Nevertheless, the tradeoff cannot be made afresh because we have several generations of computer-savvy folks who have learned the received wisdom that the speed and size of a running system is the most important thing in thinking about a computer language (or system), and ease of incremental development is not. In fact, the entire programming methodology business, er, discipline is based on the idea that development is done in accordance with the way software is prepared: as large-lump development.
Though the large-lump development folks claim that type safety is the reason that statically typed languages were developed, I don't believe it for a minute. Early Fortran compilers weren't very typesafe and represented the pinnacle of performance. In the mid-1960's I worked as a scientific programmer, and the only thing I and my colleagues were concerned about was speed, performance, and efficiency. Why, we even did arithmetic on characters - in Fortran - if we had to.
Today some companies and research labs are trying to figure out ways of making it possible to do incremental development in a language and language-preparation system that assumes large-lump development. In some cases, notably C++, it is very difficult to achieve good results unless the underlying implementation philosophy is changed to that of languages like Lisp or Smalltalk. However, this makes it difficult to mix code from different compilers and frequently requires providing all the standard libraries as prepared by the alternative language system - not always possible unless you manufacture the operating system.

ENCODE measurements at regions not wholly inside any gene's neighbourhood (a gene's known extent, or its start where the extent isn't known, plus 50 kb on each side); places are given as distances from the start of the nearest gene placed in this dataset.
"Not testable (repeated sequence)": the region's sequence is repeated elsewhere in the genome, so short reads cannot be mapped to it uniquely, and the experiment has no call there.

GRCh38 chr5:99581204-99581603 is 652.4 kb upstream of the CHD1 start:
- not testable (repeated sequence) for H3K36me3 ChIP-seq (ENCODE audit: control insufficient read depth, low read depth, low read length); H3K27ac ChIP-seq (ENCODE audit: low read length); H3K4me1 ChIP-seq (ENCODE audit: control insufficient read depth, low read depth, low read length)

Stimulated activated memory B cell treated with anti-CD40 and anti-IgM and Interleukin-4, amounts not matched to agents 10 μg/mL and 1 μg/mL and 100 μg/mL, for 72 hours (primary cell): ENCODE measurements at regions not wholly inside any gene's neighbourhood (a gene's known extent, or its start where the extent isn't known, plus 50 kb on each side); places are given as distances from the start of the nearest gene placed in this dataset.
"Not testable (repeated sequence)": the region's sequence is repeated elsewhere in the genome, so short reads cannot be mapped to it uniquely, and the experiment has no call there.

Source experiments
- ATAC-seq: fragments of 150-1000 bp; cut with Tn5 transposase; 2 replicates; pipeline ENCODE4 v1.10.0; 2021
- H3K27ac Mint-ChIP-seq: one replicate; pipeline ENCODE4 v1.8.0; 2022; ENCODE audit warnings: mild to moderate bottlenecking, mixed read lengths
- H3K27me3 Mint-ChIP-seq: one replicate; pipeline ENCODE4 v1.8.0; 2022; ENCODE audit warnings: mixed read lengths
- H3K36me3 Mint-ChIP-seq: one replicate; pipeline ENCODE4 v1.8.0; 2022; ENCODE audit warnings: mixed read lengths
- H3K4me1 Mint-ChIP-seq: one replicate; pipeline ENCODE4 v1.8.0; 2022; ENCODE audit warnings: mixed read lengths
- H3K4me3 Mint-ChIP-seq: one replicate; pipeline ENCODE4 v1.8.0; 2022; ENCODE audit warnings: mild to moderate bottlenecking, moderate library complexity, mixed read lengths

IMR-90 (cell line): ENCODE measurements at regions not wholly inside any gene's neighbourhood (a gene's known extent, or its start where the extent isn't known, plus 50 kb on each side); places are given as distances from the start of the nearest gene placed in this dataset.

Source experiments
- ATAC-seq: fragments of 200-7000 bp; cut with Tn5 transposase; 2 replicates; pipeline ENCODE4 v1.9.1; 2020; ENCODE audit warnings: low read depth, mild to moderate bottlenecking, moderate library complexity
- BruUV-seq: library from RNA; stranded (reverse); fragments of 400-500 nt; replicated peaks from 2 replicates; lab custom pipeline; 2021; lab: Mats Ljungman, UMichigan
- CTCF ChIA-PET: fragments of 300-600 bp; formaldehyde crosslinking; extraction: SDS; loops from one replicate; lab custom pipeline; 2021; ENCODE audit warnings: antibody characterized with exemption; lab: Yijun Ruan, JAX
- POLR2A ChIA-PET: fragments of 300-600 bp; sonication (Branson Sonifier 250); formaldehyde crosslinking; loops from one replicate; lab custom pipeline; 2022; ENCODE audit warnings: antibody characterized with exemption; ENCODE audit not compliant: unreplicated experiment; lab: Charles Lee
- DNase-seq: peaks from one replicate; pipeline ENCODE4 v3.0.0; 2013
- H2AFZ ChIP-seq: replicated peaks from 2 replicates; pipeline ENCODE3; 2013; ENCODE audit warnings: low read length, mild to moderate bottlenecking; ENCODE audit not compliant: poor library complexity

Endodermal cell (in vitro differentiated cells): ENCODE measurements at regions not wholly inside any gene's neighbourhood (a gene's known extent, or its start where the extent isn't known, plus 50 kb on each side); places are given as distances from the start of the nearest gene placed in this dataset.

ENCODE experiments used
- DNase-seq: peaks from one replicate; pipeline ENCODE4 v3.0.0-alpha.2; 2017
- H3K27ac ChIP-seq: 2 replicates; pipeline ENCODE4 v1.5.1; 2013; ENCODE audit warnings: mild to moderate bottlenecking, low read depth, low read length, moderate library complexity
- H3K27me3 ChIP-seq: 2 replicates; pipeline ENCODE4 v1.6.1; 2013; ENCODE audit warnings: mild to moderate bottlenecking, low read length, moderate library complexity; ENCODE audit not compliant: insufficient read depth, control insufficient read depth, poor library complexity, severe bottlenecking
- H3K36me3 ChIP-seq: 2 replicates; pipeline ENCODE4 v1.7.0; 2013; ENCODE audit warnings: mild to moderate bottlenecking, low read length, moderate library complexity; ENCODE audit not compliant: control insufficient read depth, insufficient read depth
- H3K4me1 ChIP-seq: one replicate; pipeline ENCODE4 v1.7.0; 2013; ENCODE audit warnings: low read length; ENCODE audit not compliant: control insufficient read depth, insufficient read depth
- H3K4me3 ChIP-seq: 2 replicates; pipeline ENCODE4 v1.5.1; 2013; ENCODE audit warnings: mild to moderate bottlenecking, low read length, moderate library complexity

The interesting case is Java. Java is a language based on a neat dose of incredibly innovative uses of existing ideas and terminology. Java is basically a cleaned up C++ (with all the problems of pointer arithmetic and multiple inheritance eliminated), implemented exactly as Lisp and Smalltalk have been, but used for Web/Internet programming. The intellectual heritage of Java includes C++, Lisp, and Smalltalk, and also Postscript and News. The latter two are mechanisms for sending a procedural representation of a picture rather than a declarative one: that is, a program is sent and executed remotely, and not only can this require fewer bits to be sent than with a bitmap, but the program could perform animation.
What has been done most brilliantly, though, is to rename some of the components so as to render them fresh and catchy, for example: Applets (small programs that are the equivalent of Postscript in the analogy), just-in-time compiler (the technology to translate virtual machine codes into native code which can be cached for faster execution and which has been in common use in the Smalltalk world for at least 5 years), and Java (a fresh name for a cleaned up C++).
Java uses incremental development implementation techniques to achieve the claimed benefits of safe, small code, but Java is couched in the context of the Internet where the slower execution speed of incremental development languages is insignificant compared to the network latency problem. It will be interesting to see whether the learned kneejerk response to so-called interpreted languages ("so cute, but so slow") applies to Java as a programming language, overwhelming the magic of the new context and the cute names.
I believe there are very few fundamental differences between the two factions anymore except for obsession with speed. Java is the most recent experiment with trying to unify the two camps. Let's hope.